Anger over COVID-19 mask mandates boiled over in the Illinois House on Thursday with lawmakers voting to kick out nine Republicans for refusing to wear face coverings — prompting Republican accusations of “hypocrisy” and Democratic dismissal of a GOP “clown show.”
“Let’s just take down the temperature a little bit, OK?” asked House Republican Leader Jim Durkin, shortly before the nine members of his caucus were given the boot.
The Western Springs Republican has abided by the House mask rule to be masked when not addressing the chamber and other COVID-19 mitigations, but he voted against expelling his nine maskless caucus members after making a plea for “civility.”
“And if the motion is going to be pursued, let’s see how the vote goes, and we’ll accept the consequences of it,” Durkin said. “But my final thought is, let’s just take the temperature down a little bit guys.”
Temperatures were indeed taken of all members the day before when Republicans objected that the Democrats were arbitrarily deciding what coronavirus mitigation rules to follow. That prompted a delay in the debate while a staffer went through the chamber with a forehead thermometer.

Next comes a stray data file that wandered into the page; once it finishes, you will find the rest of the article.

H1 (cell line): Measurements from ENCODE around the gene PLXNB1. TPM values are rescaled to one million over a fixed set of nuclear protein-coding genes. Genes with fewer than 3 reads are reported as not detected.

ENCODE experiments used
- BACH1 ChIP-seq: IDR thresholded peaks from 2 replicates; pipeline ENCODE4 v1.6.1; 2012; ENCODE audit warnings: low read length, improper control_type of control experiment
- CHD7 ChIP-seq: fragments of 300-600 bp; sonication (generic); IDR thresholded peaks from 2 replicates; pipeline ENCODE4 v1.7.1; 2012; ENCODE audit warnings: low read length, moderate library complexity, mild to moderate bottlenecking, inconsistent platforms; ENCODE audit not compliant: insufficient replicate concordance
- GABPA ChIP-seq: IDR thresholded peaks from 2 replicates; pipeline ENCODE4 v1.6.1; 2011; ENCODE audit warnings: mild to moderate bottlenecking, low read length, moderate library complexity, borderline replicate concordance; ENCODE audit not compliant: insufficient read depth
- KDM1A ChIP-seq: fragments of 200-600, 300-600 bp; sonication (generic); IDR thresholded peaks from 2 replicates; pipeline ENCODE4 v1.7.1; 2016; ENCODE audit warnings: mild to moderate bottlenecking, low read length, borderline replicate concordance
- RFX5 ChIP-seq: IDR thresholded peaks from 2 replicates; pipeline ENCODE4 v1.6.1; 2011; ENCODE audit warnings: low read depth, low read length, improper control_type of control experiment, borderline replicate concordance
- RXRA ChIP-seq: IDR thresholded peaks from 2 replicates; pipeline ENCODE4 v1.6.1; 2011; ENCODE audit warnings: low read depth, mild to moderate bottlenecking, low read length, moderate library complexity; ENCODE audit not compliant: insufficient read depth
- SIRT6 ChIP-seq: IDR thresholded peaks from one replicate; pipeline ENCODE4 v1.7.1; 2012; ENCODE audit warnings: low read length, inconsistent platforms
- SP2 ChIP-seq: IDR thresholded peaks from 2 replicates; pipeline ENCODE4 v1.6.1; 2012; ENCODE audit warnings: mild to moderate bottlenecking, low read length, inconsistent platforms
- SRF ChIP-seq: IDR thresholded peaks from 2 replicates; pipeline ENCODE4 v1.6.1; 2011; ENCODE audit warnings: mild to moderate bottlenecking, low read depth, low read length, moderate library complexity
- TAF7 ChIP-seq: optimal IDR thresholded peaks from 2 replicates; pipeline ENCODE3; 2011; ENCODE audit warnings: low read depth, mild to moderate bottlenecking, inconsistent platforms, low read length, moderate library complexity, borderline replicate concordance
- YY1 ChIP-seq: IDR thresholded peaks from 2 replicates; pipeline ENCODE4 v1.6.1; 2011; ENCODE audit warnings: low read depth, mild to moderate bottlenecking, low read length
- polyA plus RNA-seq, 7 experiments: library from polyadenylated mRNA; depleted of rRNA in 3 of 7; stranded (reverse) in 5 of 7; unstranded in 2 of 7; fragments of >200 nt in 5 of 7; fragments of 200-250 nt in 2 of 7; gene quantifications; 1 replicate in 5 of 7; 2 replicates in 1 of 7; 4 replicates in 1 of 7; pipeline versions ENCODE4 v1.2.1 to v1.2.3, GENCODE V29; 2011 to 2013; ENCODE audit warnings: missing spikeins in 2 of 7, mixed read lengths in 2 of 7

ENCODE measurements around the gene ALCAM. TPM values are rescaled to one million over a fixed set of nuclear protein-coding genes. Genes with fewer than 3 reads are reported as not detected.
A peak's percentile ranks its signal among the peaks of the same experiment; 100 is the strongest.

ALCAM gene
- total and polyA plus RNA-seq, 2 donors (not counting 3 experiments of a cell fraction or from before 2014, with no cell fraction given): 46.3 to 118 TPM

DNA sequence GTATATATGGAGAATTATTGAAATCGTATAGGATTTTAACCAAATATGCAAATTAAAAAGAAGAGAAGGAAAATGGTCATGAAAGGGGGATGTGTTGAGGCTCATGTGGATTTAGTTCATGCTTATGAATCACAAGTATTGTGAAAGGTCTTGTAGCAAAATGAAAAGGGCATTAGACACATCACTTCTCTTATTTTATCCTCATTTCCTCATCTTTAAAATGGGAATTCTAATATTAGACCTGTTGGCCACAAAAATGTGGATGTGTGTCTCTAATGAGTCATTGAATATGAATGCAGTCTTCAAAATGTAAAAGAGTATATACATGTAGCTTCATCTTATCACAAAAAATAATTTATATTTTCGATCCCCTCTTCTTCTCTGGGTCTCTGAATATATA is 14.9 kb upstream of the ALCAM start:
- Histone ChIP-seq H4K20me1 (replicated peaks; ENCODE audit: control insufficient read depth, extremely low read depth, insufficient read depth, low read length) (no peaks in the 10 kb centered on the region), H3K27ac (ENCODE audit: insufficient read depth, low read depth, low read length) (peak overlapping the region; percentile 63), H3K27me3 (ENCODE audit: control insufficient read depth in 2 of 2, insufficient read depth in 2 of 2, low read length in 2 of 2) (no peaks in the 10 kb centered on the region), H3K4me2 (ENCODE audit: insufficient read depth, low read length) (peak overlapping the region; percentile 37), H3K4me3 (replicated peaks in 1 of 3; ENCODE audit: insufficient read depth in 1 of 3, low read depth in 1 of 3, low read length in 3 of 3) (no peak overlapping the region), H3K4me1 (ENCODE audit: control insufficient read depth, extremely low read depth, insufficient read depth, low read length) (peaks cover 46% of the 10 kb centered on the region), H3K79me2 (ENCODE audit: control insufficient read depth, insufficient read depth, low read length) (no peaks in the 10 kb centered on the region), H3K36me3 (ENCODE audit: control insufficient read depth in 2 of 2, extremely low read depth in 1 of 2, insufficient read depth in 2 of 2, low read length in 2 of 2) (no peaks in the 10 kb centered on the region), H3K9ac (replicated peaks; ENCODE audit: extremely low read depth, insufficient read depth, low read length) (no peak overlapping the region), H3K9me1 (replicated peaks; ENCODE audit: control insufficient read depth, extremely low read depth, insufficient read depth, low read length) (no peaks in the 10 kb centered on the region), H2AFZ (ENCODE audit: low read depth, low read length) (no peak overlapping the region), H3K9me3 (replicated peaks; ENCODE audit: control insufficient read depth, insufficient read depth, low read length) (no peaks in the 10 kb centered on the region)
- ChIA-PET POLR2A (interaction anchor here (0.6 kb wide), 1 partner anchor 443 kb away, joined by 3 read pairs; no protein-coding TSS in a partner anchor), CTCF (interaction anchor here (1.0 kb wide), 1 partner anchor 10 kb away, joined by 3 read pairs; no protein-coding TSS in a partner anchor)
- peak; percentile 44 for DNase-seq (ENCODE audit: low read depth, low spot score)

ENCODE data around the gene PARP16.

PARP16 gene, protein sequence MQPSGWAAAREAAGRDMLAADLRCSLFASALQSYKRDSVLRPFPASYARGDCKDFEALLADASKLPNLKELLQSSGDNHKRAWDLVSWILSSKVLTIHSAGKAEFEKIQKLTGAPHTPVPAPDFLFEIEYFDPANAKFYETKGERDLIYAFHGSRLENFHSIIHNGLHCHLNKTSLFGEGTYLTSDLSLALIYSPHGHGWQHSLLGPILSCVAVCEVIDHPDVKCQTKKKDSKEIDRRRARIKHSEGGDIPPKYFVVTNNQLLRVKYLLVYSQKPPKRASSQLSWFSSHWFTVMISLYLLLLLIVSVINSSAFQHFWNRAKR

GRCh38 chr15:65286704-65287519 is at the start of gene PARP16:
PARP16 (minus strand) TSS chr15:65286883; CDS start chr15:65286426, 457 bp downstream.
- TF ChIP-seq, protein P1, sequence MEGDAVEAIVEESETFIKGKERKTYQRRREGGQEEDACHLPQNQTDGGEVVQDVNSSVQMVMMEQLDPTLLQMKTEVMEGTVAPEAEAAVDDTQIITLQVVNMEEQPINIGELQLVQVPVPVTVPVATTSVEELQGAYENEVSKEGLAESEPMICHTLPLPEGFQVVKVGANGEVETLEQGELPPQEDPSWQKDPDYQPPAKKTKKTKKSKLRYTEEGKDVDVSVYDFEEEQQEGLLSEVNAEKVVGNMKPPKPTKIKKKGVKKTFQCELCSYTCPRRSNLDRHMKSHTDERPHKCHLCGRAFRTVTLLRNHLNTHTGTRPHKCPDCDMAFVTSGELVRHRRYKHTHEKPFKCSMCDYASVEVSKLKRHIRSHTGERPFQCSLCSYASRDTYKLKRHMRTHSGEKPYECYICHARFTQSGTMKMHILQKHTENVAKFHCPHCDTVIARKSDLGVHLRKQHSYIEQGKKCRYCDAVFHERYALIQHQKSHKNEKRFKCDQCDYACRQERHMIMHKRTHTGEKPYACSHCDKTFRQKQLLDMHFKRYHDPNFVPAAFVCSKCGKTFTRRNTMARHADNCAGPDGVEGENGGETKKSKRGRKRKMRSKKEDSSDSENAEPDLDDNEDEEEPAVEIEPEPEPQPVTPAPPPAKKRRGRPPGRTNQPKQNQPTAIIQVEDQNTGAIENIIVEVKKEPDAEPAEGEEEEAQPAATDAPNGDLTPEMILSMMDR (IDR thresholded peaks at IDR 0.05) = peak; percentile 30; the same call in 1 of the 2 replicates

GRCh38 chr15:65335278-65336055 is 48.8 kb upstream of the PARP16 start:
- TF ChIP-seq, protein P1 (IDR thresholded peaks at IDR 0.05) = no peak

But the disagreement reached a fever pitch on Thursday, with Republicans accusing the Democrats of knuckling under Gov. J.B. Pritzker’s “tyrannical rule” and insisting on masks in the chamber while not wearing them at fundraisers or other political events.
“Hypocrisy is no longer defined by Webster’s dictionary,” state Rep. Andrew Chesney, R-Freeport, said before he was voted off the floor. “Hypocrisy is known as the Democrat Party in the state of Illinois.”
The argument over the chambers’ safety protocols was playing out over a larger debate over Pritzker’s handling of the pandemic, including his mask mandate for schools and his use of executive orders to enact mitigations.
“The time to end the mandates is now,” state Rep. Joe Sosnowski of Rockford said before he was voted out of the chamber. “We look at the statistics, and unfortunately, shutdowns, lockdowns, masks, mandates have had very little effect on the virus.”
In addition to Sosnowski and Chesney, Republican House members given the boot were Tony McCombie of Savanna, Blaine Wilhour of Beecher, Brad Halbrook of Shelbyville, Adam Niemerg of Dieterich, David Welter of Morris, David Friess of Red Bud and Chris Miller of Oakland.
State Rep. Lakesia Collins, D-Chicago, called for the unmasked nine to be removed, arguing they were in violation of House rules. Collins brought a similar motion to the floor on Wednesday after several Republicans entered the chamber that day without face coverings.
“Will the sponsor yield?” Wilhour asked after Collins singled him and others out on Thursday. “No, she wants to kick us outta here. I think she should yield for some questioning. Will you yield?”
“Oh, come on. Come on. I’m a sitting state representative, and you want to kick me out of this body, but you won’t confront me personally? And you won’t have a dialogue with me about this? That’s pretty weak.”